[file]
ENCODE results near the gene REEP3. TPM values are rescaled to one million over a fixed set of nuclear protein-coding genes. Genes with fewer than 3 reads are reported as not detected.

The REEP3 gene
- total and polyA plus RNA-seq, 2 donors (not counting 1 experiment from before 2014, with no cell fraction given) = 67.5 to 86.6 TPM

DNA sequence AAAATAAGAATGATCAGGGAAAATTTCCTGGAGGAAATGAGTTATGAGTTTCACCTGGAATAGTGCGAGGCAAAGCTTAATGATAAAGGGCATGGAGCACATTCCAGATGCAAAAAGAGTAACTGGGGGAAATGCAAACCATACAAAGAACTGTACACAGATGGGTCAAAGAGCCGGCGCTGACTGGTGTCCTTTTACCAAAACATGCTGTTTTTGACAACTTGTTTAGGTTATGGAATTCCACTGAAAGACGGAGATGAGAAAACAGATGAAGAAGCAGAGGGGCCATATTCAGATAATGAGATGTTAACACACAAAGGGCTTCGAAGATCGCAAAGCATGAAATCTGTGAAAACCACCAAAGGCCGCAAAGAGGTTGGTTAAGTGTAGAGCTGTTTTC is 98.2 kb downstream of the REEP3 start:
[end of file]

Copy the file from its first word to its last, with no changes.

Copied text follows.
ENCODE results near the gene REEP3. TPM values are rescaled to one million over a fixed set of nuclear protein-coding genes. Genes with fewer than 3 reads are reported as not detected.

The REEP3 gene
- total and polyA plus RNA-seq, 2 donors (not counting 1 experiment from before 2014, with no cell fraction given) = 67.5 to 86.6 TPM

DNA sequence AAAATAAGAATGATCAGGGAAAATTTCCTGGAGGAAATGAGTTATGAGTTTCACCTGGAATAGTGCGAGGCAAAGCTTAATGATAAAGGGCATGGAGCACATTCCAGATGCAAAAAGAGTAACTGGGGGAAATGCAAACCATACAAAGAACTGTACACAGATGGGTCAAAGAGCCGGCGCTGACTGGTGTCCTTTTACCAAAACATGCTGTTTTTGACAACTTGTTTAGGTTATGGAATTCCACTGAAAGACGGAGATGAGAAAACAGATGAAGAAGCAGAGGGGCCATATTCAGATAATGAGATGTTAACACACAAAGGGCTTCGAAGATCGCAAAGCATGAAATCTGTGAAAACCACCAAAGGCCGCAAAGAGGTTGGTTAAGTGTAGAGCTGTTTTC is 98.2 kb downstream of the REEP3 start: